McConnell: Senate Focus Will Be Jobs Legislation, Concerns of the Middle Class

Senate Majority Leader Mitch McConnell

‘Americans are challenging this Congress and this president to work for them. They’re challenging lawmakers in Washington to work for jobs for Americans, not just jobs for themselves. It seems simple enough. But in an era of divided political control, we’re going to have to work hard to meet expectations, and we’re going to have to work together. Step one is getting Congress functioning again. That means fixing the Senate.’

WASHINGTON, DC – U.S. Senate Majority Leader Mitch McConnell made the following statement today outlining the goals for the 114th Congress:

“Yesterday, we inaugurated the 114th Senate of the United States Congress.

“We welcomed back many dedicated members and swore in many new ones. I have high hopes for our new colleagues. They share the resolve of my conference to restore the Senate to a place of high purpose. And they’re determined to make a positive difference in the lives of the people who sent them here.

“The men and women we just swore in have inaugurated one significant change already: the majority we seated yesterday.

“I look to this new beginning with optimism and a profound sense of purpose.

“And I look to my colleagues with gratitude for their trust.

“Next to serving the people of Kentucky, this is the greatest of honors. I recognize the serious expectations of the American people. I know they’re counting on us.

“And I do mean us. Every member of this body. We’re in a moment of great anxiety as a nation.

“The people we represent have lost faith in their government. They no longer trust Washington to do the right thing.

“Many faced the reality of losing health plans after being told otherwise. Many struggle with rising medical costs after Washington officials repeatedly said they’d be lower.

“Confidence in the American Dream has plunged. Anxiety about the type of country we leave to the next generation is widespread. And for many, it’s never seemed more difficult just to get by.

“When Americans look overseas, they see a world filled with chaos: instability roiling the Middle East, terrorists pressing an aggressive agenda, and autocrats scoffing at a superpower that doesn’t seem to have a real plan.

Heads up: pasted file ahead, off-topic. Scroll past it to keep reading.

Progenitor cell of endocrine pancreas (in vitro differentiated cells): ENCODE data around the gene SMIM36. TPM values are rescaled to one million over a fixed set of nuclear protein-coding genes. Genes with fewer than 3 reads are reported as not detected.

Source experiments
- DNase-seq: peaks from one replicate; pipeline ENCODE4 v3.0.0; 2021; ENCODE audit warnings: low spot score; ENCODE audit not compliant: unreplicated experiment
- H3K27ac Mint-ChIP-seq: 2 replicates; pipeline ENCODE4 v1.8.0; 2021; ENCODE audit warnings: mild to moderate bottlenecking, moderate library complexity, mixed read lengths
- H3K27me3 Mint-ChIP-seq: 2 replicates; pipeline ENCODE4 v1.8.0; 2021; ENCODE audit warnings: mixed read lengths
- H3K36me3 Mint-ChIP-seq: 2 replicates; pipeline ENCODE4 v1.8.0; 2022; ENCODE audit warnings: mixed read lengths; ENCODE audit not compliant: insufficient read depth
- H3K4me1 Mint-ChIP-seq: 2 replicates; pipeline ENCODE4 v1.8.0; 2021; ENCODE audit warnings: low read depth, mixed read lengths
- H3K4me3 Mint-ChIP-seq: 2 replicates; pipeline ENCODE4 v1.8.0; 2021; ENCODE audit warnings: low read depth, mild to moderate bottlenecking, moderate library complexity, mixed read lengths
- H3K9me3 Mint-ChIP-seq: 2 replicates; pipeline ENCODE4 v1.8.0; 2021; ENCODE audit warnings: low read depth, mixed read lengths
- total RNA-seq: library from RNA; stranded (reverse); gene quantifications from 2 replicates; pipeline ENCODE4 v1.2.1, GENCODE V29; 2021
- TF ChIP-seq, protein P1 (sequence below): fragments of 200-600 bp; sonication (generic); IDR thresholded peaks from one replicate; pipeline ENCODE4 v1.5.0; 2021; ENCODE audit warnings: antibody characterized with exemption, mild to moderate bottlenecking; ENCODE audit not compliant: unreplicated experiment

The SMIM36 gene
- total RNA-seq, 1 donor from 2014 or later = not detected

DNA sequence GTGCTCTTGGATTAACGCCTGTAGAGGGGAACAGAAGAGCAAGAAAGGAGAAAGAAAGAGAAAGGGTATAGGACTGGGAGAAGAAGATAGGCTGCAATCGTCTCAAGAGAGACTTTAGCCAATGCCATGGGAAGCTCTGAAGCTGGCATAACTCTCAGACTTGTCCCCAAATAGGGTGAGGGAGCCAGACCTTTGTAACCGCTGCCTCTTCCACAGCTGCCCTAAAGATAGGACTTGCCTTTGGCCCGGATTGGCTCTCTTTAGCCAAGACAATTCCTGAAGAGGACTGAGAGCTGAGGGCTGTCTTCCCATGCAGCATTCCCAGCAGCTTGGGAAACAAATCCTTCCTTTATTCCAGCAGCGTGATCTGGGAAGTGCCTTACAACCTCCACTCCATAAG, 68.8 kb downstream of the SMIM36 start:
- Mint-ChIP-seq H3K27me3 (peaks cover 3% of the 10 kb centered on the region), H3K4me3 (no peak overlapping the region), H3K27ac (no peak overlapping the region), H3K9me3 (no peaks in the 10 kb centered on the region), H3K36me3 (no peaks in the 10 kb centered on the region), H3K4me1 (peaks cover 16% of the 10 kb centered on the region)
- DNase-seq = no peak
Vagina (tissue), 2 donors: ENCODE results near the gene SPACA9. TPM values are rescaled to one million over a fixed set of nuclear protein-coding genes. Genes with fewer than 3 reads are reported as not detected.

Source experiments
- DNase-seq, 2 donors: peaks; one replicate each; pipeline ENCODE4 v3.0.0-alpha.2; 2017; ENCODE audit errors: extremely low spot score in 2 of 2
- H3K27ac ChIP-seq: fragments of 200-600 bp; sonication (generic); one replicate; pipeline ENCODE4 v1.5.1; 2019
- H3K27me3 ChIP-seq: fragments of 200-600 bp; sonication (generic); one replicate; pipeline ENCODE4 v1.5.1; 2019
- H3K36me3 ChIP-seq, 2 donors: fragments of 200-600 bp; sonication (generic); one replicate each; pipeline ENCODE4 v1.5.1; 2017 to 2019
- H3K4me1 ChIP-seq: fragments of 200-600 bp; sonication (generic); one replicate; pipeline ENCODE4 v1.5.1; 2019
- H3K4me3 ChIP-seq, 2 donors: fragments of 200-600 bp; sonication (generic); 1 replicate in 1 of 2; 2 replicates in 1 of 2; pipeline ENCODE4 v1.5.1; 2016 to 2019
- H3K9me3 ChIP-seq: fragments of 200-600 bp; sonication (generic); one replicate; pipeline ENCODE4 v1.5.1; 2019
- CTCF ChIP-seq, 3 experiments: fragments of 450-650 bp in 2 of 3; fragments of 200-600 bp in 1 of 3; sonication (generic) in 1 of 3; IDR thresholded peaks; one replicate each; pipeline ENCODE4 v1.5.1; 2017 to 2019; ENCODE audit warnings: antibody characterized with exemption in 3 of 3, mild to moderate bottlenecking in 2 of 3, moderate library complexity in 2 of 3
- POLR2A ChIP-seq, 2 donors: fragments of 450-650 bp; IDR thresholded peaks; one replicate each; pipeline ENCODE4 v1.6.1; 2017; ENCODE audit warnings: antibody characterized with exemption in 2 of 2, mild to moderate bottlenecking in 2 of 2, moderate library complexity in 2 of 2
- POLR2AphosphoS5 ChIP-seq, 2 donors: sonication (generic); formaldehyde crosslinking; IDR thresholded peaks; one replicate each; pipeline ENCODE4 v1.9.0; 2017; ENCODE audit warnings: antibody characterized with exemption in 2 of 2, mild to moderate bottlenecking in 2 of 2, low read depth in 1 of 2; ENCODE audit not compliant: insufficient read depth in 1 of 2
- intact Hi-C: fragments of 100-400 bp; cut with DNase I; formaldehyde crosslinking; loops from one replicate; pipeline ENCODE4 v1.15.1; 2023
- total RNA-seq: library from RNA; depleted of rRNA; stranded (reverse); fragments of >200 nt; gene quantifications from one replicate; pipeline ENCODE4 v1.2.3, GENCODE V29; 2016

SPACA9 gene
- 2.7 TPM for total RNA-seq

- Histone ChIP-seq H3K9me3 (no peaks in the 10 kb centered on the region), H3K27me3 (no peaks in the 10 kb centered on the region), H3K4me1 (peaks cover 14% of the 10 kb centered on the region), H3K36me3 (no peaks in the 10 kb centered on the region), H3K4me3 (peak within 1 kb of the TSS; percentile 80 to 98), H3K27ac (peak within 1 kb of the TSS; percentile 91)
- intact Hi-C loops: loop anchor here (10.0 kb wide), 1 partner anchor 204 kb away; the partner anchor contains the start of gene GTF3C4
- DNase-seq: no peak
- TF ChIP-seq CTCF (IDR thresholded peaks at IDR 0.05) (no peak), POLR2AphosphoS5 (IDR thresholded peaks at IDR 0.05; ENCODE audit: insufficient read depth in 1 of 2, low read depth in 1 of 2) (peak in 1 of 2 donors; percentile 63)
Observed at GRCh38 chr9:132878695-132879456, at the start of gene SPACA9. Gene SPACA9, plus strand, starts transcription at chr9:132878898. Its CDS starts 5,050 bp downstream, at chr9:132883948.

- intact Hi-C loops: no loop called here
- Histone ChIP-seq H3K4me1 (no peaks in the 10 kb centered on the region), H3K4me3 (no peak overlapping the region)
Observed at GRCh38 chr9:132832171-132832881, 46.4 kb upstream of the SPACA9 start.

“At home, they see a government that’s either uninterested or incapable of addressing their concerns — a government that seems to be working for itself instead of them.

“Whether it’s Washington’s dysfunction or a bureaucracy that’s grown so byzantine and unaccountable it tried to muzzle political opponents and ignore the needs of veterans.

“The American people have had enough. And this November, they had their say.

“The message they sent was clear.

“If voters hit the brakes four years ago, this time they spun the wheel.

“They said they want the Administration to change course and move to the middle. They said they want Congress to send legislation to the president that addresses their concerns.

“This November, the American people didn’t ask for a government that tries to do everything, and fails. And they didn’t demand a government that aims to do nothing, and succeeds.

“They asked for a government that works.

“They want a government of the 21st Century: one that functions with efficiency and accountability, competence and purpose.

“They want a Washington that’s more interested in modernizing and streamlining government than adding more layers to it. And they want more jobs, more opportunity for the Middle Class, and more flexibility in a complex age with complex demands.

“That’s why we plan to pursue common-sense jobs ideas, including those with bipartisan support. Things like: Reforming a broken tax system to make it simpler and friendlier to job creation. Opening more markets to American-made products so we can create jobs at home. And moving forward with bipartisan infrastructure projects like the Keystone Pipeline.

“Americans are challenging this Congress and this president to work for them. They’re challenging lawmakers in Washington to work for jobs for Americans, not just jobs for themselves.

“It seems simple enough. But in an era of divided political control, we’re going to have to work hard to meet expectations, and we’re going to have to work together.

“Step one is getting Congress functioning again. That means fixing the Senate.

“Last session, the House sent over countless common-sense, bipartisan bills.